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August 2015 CropWatch bulletin (Vol. 15, No. 3)

The current reporting period from April to July 2015 covers the harvest of winter crops and the growth of summer crops in the northern hemisphere, as well as the growth and harvest of winter crops in the southern hemisphere. After providing an overview of global agroclimatic conditions with some typical agronomic impacts in the major production zones (MPZs), the bulletin looks in detail at the major producers, including China, focusing on maize, rice, wheat, and soybeans. A particular focus area for this bulletin is production and trends in North America. The bulletin also includes a new section (4.2) on the impacts of pests and diseases on agriculture in China

May 2015 CropWatch bulletin (Vol. 15, No. 2)

May 2015 CropWatch bulletin released. The current CropWatch bulletin is based mainly on remotely sensed data. It focuses on crops that were either growing or harvested between January and April 2015. The bulletin covers prevailing weather conditions, including extreme factors, as well as crop condition and size of cultivated areas, paying special attention to the major worldwide producers of maize, rice, wheat, and soybean. The bulletin also describes current conditions in China and presents the likely global production prospects for crops to be harvested throughout 2015. A special focus section describes agricultural developments in South America.

February 2015 CropWatch bulletin (Vol. 15, No. 1)

February 2015 CropWatch bulletin released. The CropWatch February 2015 bulletin presents an overview of global and regional crop development and agricultural production up to the end of January. The bulletin’s analyses of agroclimatic and satellite-based agronomic indicators focus on worldwide patterns and zoom into major production areas, countries, and large administrative areas. Although the latest reporting period covers a relatively quiet period from an agricultural standpoint, as described in the bulletin global weather and extreme weather events have caused damages to agriculture or will otherwise impact agricultural outcomes for the next season. The bulletin includes updated estimates for wheat production in Argentina, Brazil, and Australia, as well as a focus section on agricultural development in Africa.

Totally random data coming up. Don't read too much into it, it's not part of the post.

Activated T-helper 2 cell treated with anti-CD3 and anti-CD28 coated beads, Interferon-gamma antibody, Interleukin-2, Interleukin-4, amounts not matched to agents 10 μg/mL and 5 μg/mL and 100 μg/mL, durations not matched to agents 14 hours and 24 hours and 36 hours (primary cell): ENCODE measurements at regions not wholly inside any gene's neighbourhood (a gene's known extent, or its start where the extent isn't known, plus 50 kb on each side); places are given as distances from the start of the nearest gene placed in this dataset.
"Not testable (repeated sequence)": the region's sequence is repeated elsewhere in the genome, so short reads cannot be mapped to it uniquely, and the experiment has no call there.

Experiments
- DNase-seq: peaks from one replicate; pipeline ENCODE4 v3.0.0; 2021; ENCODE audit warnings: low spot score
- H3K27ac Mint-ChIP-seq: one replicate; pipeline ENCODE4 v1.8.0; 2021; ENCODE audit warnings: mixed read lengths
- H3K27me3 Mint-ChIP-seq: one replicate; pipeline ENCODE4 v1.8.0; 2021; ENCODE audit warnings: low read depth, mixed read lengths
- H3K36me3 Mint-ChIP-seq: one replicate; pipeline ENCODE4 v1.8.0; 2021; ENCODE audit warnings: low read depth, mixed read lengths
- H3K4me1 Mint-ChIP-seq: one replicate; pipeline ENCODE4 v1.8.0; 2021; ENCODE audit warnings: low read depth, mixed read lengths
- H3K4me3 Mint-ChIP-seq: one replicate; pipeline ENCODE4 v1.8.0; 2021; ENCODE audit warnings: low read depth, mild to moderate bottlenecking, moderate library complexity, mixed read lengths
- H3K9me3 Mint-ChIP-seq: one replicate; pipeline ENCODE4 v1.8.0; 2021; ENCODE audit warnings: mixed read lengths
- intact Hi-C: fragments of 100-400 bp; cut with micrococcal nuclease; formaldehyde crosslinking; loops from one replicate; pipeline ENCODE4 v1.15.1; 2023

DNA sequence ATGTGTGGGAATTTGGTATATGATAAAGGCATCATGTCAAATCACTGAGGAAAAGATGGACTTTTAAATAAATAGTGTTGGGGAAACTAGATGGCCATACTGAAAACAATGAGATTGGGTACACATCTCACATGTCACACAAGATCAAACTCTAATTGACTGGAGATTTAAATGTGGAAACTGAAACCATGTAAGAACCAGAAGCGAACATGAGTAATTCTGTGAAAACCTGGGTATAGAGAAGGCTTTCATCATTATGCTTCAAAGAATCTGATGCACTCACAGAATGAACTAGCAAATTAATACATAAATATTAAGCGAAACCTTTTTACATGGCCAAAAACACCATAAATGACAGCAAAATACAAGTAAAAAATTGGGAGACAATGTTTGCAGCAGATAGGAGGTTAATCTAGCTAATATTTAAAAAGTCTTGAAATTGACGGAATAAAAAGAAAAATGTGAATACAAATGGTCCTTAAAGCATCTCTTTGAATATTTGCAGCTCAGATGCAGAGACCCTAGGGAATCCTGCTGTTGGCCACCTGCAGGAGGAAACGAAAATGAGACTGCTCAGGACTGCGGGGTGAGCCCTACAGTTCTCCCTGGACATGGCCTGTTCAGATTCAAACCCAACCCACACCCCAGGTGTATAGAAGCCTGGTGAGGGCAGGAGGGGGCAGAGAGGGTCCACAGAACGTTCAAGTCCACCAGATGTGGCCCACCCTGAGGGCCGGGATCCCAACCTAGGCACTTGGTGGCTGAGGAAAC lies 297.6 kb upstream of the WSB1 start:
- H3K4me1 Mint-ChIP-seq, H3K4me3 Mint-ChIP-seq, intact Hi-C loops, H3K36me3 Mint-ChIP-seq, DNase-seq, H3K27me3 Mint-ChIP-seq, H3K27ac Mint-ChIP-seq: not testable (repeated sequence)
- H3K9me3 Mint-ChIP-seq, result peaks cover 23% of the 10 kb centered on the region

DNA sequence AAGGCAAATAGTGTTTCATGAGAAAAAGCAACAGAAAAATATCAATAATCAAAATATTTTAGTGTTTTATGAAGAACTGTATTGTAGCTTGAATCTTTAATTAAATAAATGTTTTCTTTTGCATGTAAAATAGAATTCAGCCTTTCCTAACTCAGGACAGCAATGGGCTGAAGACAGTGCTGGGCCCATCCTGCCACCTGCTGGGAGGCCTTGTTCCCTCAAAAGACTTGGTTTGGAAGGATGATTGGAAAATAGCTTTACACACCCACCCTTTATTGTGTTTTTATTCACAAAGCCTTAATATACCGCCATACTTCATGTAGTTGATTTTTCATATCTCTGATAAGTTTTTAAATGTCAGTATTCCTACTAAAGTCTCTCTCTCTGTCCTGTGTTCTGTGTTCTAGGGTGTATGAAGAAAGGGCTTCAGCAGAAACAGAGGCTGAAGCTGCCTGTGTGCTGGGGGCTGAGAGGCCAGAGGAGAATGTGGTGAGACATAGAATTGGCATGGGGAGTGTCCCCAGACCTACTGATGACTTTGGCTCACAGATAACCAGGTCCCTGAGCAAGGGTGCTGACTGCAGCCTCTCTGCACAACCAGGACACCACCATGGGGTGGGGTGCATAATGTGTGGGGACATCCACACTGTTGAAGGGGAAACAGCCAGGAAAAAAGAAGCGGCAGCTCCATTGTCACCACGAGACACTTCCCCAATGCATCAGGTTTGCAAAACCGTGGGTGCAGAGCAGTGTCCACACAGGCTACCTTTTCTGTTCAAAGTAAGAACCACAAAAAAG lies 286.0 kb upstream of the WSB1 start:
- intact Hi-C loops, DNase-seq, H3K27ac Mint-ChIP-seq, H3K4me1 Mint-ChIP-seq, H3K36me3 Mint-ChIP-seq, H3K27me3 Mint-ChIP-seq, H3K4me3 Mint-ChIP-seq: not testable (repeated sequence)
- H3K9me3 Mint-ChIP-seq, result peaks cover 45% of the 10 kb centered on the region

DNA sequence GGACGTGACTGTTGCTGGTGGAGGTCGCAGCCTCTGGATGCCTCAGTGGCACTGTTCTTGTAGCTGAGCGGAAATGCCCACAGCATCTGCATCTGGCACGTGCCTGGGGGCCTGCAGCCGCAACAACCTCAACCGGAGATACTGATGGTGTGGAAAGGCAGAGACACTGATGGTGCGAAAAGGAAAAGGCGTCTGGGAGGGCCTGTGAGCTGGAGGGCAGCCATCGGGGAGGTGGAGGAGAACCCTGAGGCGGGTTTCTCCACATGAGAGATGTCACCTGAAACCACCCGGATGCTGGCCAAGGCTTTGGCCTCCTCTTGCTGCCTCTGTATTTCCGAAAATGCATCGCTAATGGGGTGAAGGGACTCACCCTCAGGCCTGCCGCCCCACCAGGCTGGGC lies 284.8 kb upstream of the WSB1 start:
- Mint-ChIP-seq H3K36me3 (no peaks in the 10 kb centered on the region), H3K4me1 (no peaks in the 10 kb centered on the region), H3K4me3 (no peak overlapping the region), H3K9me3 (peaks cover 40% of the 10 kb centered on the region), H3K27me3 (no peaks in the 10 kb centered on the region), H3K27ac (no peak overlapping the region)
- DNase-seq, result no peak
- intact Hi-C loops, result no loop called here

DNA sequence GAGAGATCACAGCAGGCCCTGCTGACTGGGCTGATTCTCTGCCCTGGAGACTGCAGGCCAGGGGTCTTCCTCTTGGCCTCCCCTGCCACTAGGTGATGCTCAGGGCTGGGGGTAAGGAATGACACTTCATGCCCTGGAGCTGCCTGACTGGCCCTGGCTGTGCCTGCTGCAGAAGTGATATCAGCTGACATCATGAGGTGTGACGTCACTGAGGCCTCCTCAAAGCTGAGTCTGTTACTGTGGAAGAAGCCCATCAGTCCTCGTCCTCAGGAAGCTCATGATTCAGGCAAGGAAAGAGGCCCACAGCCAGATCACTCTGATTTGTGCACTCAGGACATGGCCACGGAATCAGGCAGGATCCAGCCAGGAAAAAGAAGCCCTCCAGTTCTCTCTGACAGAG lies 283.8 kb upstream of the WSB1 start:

November 2014 CropWatch bulletin (Vol. 14, No. 4)

November 2014 CropWatch bulletin released. The CropWatch November bulletin assesses the agroclimatic and agronomic factors up to October 2014 that determine crop development and agricultural production. The analyses of environmental and satellite-based agronomic indicators focus on worldwide patterns and zoom into major production areas and countries. The report presents the CropWatch provisional estimates for 2014 production, putting the combined global estimate of 2014 maize, rice, and wheat output at 2,469 million tons and soybean at 295 million tons; for China, these numbers are 513 million (main cereals) and 13 million (soybean). The bulletin’s focus section this time discusses extreme weather events—including cyclone Hudhud in India, El Niño developments, and rice.